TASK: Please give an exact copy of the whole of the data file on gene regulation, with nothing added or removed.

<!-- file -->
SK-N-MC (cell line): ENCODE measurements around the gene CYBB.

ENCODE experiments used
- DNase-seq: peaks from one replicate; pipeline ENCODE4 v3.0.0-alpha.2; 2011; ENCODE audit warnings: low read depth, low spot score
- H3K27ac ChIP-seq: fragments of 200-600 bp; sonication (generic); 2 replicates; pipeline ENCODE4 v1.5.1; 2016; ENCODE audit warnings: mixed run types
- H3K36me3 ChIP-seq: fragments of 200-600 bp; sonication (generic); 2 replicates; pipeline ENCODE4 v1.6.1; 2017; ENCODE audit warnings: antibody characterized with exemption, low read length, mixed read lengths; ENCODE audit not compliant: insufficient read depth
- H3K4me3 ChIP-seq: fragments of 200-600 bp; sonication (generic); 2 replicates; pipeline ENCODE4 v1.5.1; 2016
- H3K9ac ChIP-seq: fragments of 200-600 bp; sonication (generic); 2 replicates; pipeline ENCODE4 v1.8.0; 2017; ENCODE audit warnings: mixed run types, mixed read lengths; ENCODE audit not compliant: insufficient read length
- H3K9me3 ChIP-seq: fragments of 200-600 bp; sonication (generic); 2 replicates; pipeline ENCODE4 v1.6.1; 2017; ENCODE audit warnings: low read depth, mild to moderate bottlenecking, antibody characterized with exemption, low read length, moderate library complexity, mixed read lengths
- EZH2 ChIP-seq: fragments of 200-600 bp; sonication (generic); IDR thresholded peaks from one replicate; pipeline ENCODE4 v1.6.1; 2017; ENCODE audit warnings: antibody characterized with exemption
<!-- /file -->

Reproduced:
SK-N-MC (cell line): ENCODE measurements around the gene CYBB.

ENCODE experiments used
- DNase-seq: peaks from one replicate; pipeline ENCODE4 v3.0.0-alpha.2; 2011; ENCODE audit warnings: low read depth, low spot score
- H3K27ac ChIP-seq: fragments of 200-600 bp; sonication (generic); 2 replicates; pipeline ENCODE4 v1.5.1; 2016; ENCODE audit warnings: mixed run types
- H3K36me3 ChIP-seq: fragments of 200-600 bp; sonication (generic); 2 replicates; pipeline ENCODE4 v1.6.1; 2017; ENCODE audit warnings: antibody characterized with exemption, low read length, mixed read lengths; ENCODE audit not compliant: insufficient read depth
- H3K4me3 ChIP-seq: fragments of 200-600 bp; sonication (generic); 2 replicates; pipeline ENCODE4 v1.5.1; 2016
- H3K9ac ChIP-seq: fragments of 200-600 bp; sonication (generic); 2 replicates; pipeline ENCODE4 v1.8.0; 2017; ENCODE audit warnings: mixed run types, mixed read lengths; ENCODE audit not compliant: insufficient read length
- H3K9me3 ChIP-seq: fragments of 200-600 bp; sonication (generic); 2 replicates; pipeline ENCODE4 v1.6.1; 2017; ENCODE audit warnings: low read depth, mild to moderate bottlenecking, antibody characterized with exemption, low read length, moderate library complexity, mixed read lengths
- EZH2 ChIP-seq: fragments of 200-600 bp; sonication (generic); IDR thresholded peaks from one replicate; pipeline ENCODE4 v1.6.1; 2017; ENCODE audit warnings: antibody characterized with exemption